The happy days are over and we cannot have a good prediction for the end of this recession. Energy demand is highly correlated with economic growth. For developed countries, energy demand growth is less than the economic growth, on the other hand for developing nations it may be more than the economic growth.
So to forecast energy demand, oil prices and new investment cycle, economic forecasts are very important.
Recently website has a very interesting post to read. It may need some econometric background but the main point is quite clear. Will the rebound from the recession start with a big jump or just average?
Answers vary, and if you read the post and relevant links, there are two explainations:
1. It will be higher than normal : (Trend stationary)
"suppose that the economy is down because people are postponing the purchases of cars and other goods out of fear. That would be a trend-stationary story, because it suggests a nice rebound when people get over their fear."
2 . It will be just around average: (Unit root)
"Suppose that the economy is down because we accumulated the wrong types of physical capital (houses) and human capital (skills in mortgage securitization). That is a unit-root type problem. Yes, the economy will start growing again at some point, but that misallocation of physical and human capital is a permanent loss. We are not going to make up for it with some above-normal growth."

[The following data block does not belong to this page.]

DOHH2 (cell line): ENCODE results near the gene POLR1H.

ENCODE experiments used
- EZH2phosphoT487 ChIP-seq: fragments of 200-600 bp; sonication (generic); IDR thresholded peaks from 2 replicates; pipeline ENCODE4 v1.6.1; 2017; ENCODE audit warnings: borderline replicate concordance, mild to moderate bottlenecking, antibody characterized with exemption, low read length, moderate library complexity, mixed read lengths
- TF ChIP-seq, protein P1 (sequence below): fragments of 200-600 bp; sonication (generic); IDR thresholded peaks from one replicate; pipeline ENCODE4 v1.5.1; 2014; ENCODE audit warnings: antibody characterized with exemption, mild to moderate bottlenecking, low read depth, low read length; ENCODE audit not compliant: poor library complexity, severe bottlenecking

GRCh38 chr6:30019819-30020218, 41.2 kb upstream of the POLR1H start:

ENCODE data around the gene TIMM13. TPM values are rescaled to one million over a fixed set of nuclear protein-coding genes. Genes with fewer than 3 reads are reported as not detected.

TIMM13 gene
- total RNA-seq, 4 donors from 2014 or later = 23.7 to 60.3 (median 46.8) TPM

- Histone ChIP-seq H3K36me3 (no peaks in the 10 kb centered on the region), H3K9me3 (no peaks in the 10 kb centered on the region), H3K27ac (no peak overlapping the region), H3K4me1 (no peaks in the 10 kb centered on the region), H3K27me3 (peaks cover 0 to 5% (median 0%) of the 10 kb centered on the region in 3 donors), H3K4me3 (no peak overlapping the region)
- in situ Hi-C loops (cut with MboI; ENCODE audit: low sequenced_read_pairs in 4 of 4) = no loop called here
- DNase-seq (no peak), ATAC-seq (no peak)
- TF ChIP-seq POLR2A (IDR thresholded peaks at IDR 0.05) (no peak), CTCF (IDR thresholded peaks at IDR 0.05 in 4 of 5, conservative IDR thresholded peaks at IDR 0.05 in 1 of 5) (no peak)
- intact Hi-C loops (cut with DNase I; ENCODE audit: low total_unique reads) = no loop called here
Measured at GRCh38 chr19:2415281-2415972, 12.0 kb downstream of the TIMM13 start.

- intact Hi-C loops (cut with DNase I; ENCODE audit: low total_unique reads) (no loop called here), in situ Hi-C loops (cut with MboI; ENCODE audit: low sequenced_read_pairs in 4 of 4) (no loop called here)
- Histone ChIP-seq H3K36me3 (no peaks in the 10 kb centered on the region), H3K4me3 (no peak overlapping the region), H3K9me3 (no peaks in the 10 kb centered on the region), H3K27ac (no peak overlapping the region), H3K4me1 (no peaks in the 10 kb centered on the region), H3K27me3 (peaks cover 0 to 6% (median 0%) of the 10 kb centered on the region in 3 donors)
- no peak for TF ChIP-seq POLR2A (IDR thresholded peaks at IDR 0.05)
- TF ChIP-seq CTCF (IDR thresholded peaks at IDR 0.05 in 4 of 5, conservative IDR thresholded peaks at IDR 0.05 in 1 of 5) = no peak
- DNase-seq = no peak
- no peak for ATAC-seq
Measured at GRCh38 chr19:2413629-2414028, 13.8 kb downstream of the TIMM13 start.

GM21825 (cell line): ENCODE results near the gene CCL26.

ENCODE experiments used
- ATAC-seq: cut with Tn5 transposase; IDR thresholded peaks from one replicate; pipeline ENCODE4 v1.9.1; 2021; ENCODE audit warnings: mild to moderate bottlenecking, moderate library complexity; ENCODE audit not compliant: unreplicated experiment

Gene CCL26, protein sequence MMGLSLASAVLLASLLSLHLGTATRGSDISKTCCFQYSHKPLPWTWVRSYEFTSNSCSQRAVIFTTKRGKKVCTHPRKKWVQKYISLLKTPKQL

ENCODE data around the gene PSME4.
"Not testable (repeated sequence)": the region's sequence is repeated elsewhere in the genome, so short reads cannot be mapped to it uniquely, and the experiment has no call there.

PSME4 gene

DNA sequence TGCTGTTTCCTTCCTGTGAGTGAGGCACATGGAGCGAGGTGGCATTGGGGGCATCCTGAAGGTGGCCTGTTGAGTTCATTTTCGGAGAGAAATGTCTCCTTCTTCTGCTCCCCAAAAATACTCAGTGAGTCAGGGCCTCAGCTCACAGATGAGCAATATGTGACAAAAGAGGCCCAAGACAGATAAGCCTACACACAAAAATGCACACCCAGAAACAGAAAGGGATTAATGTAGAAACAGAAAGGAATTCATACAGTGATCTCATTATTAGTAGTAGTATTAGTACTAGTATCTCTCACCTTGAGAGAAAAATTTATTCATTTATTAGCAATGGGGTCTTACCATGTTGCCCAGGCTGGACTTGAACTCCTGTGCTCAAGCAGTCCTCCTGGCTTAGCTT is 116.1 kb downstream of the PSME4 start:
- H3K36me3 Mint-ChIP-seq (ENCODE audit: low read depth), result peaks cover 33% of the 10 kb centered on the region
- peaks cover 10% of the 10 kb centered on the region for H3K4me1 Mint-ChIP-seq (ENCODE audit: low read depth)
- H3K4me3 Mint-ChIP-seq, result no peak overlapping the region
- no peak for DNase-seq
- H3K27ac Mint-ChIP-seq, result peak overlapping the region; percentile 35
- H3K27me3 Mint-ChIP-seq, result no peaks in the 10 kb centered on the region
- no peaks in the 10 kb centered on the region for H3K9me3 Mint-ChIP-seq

The detailed explanations and models worth reading:


A simple regression of log GDP on a time trend and lagged log GDP, over the 1967q1-08q4 period yields the following:

yt = 0.424+0.0004time + 0.945yt-1

Where Adj-R2 = 0.9995, SER = 0.008

The AR1 coefficient of 0.945 (se = 0.03) implies a half life of 12.25 quarters, or slightly over 3 years for a deviation from output. Since AR coefficients are biased downward, this is a downwardly biased estimate of the half life.

Brad de Long's Blog

A more technical article about this issue:
Unit root or trend stationary
from Greg Mankiw's Blog
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